Carta de las Costas de la Escambia, Alabama y Bocas de Rio Misisipi, la Luisiana, Tejas, con la Provincia del Nuevo Santander en el Golfo de Mejico…

Date: 1846
Place: Madrid
Dimensions: 99 x 64 cm (39 x 25 in)
Condition Rating: VG

Out of stock

A rare Gulf coast sea chart with the Republic of Texas and antebellum New Orleans.


“The Gulf’s history…is America’s history; the energies of one are shared with the other.” (Davis, p. 7)

This rare, large-format Spanish Admiralty sea chart depicts the Gulf coast at a strategically important point in history, on the eve of the inclusion of the Republic of Texas into the United States and the outbreak of the Mexican-American War.

The mapped area extends along the Gulf of Mexico from the San Fernando River at present-day Matamoros past Corpus Christi and Galveston, New Orleans and the entrance to the Mississippi River, Mobile and Pensacola, finishing at Port St. Joe and Cape San Blas in Florida.

Of particular interest is the REPUBLICA DE TEJAS, engraved prominently spanning the area between the Nueces and Sabine Rivers.

The Republic of Texas was a sovereign nation in North America that existed from March 2, 1836, to February 19, 1846, although Mexico considered it a rebellious province during its entire existence. The region of the Mexican state of Coahuila y Tejas, now commonly referred to as Mexican Texas, declared its independence from Mexico during the Texas Revolution in 1835–1836, when the Centralist Republic of Mexico abolished autonomy from states of the Mexican federal republic. Texas was annexed by the United States on December 29, 1845 and was admitted to the Union as the 28th state on that day, with the transfer of power from the Republic to the new state of Texas formally taking place on February 19, 1846.

With touches of original color, the map traces the critical system of lighthouses along the coast. The Gulf coast is intersected by numerous important rivers, and is comprised of many inlets, bays, and lagoons. This made accurate sea charts like this one — with its wealth of information on depth soundings, coastal hazards, and navigational routes — especially valuable. Their value increased over the course of the 19th century, which saw the rising importance of the Gulf coast to the expanding United States.

As the U.S. population continued to expand its frontiers westward, the Gulf coast became a natural locus for growth. Its excellent harbors and connection to the Atlantic Ocean provided access to shipping lanes and both national and international commerce, especially trade in cotton and sugar.

Two Gulf Coast cities that prospered as a result of these circumstances were New Orleans and Galveston. By the mid 19th century New Orleans, being situated as the key link between the Mississippi River and the Gulf, had become the largest U.S. city not on the Atlantic seaboard and the fourth largest in the U.S. overall. The chart depicts the mouth of the Mississippi River in excellent detail, with New Orleans and several small towns located along the river.

For its part, Galveston was the most important city along the coast of the Republica de Tejas. Galveston Bay is the largest bay on the U.S. Gulf coast. The history of Galveston is intimately linked with the Texas Revolution. Not only was Galveston the naval base for the fleet which protected shipping and sought to prevent Mexican invasion of Texas by way of the sea, the city briefly served as the capital of the Texas Republic from the outset of the revolt until victory at the Battle of San Jacinto on April 21, 1836.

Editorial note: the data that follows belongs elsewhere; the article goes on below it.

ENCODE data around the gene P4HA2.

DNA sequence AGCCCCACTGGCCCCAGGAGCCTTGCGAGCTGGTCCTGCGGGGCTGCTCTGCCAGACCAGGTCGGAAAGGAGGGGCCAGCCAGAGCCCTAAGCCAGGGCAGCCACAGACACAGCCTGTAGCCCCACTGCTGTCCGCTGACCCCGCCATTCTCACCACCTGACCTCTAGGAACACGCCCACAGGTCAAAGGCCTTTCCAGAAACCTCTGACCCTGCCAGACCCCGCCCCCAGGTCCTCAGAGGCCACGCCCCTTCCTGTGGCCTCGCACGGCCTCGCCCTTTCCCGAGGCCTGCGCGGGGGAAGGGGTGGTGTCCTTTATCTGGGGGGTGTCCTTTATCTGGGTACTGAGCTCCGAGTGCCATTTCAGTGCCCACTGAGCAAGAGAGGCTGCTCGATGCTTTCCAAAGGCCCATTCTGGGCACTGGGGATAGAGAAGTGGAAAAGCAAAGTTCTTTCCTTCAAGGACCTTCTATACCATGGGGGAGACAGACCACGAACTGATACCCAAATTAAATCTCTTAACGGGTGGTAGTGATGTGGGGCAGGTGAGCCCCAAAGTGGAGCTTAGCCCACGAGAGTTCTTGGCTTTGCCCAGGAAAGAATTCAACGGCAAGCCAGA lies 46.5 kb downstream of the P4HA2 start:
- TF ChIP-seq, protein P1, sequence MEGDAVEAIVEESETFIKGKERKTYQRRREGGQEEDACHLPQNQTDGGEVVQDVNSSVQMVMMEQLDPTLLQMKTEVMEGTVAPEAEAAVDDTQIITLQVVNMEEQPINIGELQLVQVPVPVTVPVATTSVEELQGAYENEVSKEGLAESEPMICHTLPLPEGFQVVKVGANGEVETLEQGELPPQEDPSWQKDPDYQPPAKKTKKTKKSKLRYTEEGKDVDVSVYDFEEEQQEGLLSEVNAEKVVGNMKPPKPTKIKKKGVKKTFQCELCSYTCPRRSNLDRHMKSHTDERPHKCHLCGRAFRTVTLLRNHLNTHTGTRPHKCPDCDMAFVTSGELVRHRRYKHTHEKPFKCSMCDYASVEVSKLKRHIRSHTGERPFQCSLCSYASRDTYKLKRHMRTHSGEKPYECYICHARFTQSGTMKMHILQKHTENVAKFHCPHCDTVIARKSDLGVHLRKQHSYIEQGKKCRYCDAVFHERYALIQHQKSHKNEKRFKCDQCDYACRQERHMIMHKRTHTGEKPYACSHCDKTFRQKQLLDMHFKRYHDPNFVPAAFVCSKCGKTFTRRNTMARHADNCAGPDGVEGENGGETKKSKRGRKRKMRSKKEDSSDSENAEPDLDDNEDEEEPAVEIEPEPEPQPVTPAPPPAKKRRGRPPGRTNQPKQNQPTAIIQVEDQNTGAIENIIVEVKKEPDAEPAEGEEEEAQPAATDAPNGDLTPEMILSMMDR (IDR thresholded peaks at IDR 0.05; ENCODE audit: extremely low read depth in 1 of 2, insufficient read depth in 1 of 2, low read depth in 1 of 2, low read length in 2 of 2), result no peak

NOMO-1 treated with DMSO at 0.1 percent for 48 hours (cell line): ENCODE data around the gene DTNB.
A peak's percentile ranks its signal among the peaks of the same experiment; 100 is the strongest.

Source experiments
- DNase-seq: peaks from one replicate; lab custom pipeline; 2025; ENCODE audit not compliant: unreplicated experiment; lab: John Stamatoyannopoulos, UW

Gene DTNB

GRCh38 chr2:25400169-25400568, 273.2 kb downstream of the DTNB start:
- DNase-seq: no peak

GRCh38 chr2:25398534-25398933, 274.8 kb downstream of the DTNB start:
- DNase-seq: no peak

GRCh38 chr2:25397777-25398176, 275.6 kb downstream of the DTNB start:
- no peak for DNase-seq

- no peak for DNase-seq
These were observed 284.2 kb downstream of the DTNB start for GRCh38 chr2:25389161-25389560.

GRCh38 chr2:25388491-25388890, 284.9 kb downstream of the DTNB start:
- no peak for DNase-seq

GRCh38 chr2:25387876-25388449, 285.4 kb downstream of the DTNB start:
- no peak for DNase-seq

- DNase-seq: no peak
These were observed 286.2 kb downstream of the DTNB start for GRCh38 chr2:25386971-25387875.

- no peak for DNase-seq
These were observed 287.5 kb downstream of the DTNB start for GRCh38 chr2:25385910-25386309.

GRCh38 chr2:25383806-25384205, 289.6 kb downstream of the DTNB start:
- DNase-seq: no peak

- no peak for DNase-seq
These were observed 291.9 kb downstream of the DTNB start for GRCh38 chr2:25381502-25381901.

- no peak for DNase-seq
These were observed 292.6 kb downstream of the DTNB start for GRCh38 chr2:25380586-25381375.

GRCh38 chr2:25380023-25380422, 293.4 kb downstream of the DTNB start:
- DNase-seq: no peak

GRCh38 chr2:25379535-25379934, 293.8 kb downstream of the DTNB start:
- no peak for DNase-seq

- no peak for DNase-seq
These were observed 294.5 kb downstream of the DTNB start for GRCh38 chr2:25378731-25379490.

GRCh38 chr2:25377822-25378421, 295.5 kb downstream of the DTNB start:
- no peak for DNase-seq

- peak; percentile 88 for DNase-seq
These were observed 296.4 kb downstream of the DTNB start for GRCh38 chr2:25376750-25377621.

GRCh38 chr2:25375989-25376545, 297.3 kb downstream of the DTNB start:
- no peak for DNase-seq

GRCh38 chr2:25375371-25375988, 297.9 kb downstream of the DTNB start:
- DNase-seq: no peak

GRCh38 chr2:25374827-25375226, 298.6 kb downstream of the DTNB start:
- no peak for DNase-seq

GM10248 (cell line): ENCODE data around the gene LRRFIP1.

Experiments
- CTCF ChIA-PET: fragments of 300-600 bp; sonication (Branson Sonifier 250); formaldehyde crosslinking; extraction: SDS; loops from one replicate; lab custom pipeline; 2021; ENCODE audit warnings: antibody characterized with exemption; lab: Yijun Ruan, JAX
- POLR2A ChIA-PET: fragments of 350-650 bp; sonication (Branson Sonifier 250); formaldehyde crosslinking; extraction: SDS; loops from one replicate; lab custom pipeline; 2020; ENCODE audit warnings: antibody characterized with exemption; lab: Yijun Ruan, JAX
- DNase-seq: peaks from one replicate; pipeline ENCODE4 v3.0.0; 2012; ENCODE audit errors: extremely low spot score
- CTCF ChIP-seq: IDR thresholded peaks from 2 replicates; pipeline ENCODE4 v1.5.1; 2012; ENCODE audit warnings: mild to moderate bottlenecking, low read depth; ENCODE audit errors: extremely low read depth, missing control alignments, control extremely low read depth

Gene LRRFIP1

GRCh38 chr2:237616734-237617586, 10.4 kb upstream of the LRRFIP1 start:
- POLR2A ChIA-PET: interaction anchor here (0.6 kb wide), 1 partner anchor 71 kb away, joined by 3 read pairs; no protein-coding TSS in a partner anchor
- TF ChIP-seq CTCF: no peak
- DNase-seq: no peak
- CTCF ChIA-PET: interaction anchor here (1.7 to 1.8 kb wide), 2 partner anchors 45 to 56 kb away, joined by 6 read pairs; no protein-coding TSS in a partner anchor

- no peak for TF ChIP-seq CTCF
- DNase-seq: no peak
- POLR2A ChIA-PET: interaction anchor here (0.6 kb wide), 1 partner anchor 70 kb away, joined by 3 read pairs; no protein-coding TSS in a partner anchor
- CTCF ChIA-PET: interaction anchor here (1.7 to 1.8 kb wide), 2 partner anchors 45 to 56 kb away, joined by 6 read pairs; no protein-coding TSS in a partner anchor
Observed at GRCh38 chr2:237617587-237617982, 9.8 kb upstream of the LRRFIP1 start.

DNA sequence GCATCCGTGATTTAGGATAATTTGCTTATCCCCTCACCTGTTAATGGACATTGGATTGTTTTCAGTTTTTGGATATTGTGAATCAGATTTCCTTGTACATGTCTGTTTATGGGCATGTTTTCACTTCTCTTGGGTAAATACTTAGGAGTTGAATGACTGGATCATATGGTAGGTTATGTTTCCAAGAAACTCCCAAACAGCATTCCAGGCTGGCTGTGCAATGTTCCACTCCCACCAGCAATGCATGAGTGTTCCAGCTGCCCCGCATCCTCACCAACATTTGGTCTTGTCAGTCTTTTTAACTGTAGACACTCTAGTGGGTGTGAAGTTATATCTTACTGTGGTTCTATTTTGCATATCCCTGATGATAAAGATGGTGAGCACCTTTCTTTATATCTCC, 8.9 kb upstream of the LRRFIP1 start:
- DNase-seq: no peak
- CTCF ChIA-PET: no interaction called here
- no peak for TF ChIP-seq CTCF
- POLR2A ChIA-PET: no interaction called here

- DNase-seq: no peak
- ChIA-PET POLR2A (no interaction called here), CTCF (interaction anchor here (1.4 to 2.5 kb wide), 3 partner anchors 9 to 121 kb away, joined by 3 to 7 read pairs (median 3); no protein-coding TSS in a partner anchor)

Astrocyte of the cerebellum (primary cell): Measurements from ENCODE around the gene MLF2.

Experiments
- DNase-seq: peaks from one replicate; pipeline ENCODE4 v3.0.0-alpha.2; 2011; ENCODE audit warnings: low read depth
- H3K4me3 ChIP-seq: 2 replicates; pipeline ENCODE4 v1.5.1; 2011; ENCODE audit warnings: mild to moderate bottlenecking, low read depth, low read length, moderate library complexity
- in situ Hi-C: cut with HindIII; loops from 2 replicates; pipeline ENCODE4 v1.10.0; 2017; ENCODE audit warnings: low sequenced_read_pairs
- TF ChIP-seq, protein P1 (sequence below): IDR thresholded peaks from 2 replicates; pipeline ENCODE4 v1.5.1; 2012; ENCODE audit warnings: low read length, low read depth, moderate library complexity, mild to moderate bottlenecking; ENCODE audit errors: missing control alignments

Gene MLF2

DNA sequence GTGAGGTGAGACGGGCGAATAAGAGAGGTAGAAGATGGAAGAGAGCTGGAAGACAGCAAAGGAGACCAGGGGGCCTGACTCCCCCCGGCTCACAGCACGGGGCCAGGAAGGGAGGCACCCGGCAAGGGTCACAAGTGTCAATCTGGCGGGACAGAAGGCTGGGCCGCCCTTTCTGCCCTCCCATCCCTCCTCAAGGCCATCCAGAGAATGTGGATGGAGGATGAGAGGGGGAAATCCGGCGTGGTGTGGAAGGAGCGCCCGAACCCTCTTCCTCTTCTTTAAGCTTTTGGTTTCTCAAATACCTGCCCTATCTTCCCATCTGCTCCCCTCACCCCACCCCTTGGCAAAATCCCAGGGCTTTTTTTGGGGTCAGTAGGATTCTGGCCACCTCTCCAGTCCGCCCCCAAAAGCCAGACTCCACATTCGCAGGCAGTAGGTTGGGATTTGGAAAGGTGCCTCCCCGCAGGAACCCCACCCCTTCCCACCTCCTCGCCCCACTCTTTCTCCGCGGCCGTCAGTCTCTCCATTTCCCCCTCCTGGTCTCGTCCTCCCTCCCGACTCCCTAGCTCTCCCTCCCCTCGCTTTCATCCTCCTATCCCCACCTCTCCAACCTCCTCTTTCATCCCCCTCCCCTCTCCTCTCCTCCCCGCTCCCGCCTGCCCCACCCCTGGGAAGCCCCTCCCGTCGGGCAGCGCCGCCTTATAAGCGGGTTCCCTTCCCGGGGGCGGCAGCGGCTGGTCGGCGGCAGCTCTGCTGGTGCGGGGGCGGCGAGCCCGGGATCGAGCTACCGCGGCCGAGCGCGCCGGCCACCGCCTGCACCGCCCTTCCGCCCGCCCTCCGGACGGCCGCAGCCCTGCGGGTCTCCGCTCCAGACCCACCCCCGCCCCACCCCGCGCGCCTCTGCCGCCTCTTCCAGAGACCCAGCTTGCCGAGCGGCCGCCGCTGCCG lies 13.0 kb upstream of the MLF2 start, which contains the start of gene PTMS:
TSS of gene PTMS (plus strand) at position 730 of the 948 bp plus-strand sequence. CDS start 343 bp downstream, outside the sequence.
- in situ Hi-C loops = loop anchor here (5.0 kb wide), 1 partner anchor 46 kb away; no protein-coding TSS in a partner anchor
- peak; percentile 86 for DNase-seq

Also named on the map is an early appearance of the town of Corpus Christi, which was established as a permanent settlement in 1839 by Colonel Henry Lawrence Kinney and William P. Aubrey as Kinney’s Trading Post, or Kinney’s Ranch. In July 1845, U.S. troops commanded by General Zachary Taylor set up camp there in preparation for war with Mexico, and they remained until March 1846, the year this map was issued. About a year later, the settlement was officially named Corpus Christi and was incorporated on September 9, 1852.

The Gulf of Mexico is one of the largest estuary systems in the world. Running south from Corpus Christi Bay, we see the largest estuarine lagoon in Texas, Laguna Madre. The lagoon extends southward to the Rio Grande delta, a distance of some 115 miles. In the upper portion sits Baffin Bay, oddly named for an ice-bound counterpart off Greenland. Other estuaries, tidal flats, and bays are similarly mapped along the coast in excellent detail. It takes just a little imagination to picture the rich ecology of the Gulf coast, an environment buzzing with life: oysters, shrimp, crab, sea trout, manatees, turtles, a wide variety of birds, and many more.

The seal of the Direccion de Hidrografia appears at bottom right.


A Note on Rarity

This map appears to be quite rare, with only three institutional holdings listed on OCLC WorldCat, and a very limited auction and antiquarian market record.


Direccion Hidrografica de Madrid

The Direccion Hidrografica de Madrid was an official institution established in Spain in 1797. It was charged with both survey and publication of important charts and maps from all over the world, and became known for the quality of their execution and accuracy.

Juan Carrafa

Juan Carrafa (1787-1869) was a prolific surveyor at the Direccion Hidrografica de Madrid.

Miguel Moreno

Miguel Moreno was an engraver of charts and maps for the Direccion Hidrografica de Madrid.

Condition Description

Touches of original color. Wear and fraying along the margins.


OCLC (no. 5706219) records only holdings: Library of Congress, University of Texas Arlington, and Baylor University Libraries.

Davis, J. E. (2018). The Gulf: The Making of an American Sea. W W Norton & Co.